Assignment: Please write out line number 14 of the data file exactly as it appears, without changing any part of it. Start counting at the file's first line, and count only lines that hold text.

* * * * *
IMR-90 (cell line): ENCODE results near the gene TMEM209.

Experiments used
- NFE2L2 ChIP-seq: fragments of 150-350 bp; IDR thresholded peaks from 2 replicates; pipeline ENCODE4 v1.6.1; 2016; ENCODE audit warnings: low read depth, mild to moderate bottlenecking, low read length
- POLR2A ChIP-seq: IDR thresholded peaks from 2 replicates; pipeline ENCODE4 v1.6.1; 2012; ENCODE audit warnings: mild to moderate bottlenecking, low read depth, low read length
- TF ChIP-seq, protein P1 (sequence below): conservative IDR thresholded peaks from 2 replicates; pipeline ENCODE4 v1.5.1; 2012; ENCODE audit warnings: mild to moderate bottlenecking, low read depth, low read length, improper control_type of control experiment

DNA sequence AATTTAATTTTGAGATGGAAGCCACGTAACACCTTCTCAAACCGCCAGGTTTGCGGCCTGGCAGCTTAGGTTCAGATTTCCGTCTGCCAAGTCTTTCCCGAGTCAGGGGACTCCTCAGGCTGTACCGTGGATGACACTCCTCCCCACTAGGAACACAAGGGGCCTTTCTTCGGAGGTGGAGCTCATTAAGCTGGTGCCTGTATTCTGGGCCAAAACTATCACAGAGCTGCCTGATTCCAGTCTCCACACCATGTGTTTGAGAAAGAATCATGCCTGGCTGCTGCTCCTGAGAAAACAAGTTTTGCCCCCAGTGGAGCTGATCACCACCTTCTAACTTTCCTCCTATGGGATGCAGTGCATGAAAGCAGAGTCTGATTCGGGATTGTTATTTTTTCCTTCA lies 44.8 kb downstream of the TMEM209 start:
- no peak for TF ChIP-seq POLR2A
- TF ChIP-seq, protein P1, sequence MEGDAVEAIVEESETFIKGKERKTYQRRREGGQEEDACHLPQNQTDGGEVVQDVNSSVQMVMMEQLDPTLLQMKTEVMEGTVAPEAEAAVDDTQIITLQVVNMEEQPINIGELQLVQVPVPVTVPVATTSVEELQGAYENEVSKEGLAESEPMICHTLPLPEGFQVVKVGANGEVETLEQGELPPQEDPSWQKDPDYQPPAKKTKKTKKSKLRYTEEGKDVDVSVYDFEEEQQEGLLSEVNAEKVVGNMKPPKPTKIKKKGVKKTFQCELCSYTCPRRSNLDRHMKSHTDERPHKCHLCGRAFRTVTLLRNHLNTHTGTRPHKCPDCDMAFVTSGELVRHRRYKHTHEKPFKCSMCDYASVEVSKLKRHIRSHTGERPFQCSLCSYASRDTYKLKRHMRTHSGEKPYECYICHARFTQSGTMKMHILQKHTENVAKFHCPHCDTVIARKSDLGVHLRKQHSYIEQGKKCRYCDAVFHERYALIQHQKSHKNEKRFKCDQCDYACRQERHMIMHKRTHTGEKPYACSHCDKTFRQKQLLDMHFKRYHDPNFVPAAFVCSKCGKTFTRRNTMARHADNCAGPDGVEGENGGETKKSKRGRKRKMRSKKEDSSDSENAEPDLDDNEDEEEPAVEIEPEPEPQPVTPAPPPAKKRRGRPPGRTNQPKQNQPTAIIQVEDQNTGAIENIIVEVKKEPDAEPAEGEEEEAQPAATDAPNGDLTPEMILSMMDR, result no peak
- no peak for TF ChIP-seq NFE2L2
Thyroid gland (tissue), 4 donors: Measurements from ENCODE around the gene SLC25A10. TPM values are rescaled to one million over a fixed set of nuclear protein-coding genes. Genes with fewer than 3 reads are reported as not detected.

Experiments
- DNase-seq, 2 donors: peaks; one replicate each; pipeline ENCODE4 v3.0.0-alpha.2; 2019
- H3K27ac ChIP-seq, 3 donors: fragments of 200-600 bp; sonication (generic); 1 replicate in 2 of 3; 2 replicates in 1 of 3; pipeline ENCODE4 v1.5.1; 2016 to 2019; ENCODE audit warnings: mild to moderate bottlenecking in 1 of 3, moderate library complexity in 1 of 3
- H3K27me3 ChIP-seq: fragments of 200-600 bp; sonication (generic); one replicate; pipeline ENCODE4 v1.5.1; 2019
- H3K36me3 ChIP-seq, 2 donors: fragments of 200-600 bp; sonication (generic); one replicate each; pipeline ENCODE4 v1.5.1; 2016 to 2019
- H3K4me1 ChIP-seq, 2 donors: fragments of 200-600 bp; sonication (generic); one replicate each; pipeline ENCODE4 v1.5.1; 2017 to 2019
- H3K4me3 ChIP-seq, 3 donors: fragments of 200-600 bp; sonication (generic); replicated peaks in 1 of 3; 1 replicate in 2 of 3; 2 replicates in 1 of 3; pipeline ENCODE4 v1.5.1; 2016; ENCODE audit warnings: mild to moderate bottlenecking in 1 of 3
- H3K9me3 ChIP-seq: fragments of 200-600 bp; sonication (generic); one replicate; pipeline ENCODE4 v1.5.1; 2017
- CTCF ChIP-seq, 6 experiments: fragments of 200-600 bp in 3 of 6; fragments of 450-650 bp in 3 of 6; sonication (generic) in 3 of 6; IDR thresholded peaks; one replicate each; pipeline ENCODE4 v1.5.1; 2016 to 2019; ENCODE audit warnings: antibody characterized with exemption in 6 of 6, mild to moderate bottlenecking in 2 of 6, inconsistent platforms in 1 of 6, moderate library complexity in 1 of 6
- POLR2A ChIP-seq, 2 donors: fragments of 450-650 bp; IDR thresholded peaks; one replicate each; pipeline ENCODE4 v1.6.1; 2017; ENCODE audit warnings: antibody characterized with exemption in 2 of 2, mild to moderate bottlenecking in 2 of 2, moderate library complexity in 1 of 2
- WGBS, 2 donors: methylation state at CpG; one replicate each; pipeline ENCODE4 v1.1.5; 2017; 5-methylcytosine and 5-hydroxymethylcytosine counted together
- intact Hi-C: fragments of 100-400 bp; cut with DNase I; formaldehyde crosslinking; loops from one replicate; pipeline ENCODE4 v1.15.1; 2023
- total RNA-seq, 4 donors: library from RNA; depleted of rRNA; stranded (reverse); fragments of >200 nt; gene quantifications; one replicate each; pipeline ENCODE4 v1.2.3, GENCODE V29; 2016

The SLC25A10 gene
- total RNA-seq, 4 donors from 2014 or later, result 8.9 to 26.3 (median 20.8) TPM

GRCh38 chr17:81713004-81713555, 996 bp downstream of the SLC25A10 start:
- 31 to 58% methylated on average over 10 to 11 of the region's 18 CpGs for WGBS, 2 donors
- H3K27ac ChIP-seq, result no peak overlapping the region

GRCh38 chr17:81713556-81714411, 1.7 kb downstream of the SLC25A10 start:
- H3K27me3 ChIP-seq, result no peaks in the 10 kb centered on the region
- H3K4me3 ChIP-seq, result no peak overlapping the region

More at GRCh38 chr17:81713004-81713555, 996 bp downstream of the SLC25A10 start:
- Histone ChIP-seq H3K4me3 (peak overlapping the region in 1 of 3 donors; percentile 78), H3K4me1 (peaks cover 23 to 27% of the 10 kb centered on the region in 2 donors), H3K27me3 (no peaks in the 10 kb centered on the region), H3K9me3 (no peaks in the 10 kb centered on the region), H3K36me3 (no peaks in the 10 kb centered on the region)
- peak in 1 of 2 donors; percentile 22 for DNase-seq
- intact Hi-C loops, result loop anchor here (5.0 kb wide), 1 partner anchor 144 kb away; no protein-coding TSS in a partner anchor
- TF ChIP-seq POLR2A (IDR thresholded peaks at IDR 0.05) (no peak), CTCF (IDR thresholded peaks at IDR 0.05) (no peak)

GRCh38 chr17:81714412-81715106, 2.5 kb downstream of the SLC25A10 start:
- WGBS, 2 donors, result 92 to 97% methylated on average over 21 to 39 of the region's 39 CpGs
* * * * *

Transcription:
- H3K27me3 ChIP-seq: fragments of 200-600 bp; sonication (generic); one replicate; pipeline ENCODE4 v1.5.1; 2019